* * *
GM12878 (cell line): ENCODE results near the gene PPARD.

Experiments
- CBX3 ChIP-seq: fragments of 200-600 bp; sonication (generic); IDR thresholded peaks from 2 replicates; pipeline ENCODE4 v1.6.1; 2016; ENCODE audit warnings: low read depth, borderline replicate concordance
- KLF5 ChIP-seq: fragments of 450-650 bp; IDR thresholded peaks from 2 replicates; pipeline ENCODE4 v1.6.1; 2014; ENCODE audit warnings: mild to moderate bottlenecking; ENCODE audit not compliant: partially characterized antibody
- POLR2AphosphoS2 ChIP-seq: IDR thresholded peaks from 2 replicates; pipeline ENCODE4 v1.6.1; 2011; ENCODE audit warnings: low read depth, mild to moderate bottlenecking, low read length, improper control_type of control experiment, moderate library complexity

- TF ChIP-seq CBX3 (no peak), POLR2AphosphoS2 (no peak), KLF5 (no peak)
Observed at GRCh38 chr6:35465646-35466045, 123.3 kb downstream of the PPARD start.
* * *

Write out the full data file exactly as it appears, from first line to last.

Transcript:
GM12878 (cell line): ENCODE results near the gene PPARD.

Experiments
- CBX3 ChIP-seq: fragments of 200-600 bp; sonication (generic); IDR thresholded peaks from 2 replicates; pipeline ENCODE4 v1.6.1; 2016; ENCODE audit warnings: low read depth, borderline replicate concordance
- KLF5 ChIP-seq: fragments of 450-650 bp; IDR thresholded peaks from 2 replicates; pipeline ENCODE4 v1.6.1; 2014; ENCODE audit warnings: mild to moderate bottlenecking; ENCODE audit not compliant: partially characterized antibody
- POLR2AphosphoS2 ChIP-seq: IDR thresholded peaks from 2 replicates; pipeline ENCODE4 v1.6.1; 2011; ENCODE audit warnings: low read depth, mild to moderate bottlenecking, low read length, improper control_type of control experiment, moderate library complexity

- TF ChIP-seq CBX3 (no peak), POLR2AphosphoS2 (no peak), KLF5 (no peak)
Observed at GRCh38 chr6:35465646-35466045, 123.3 kb downstream of the PPARD start.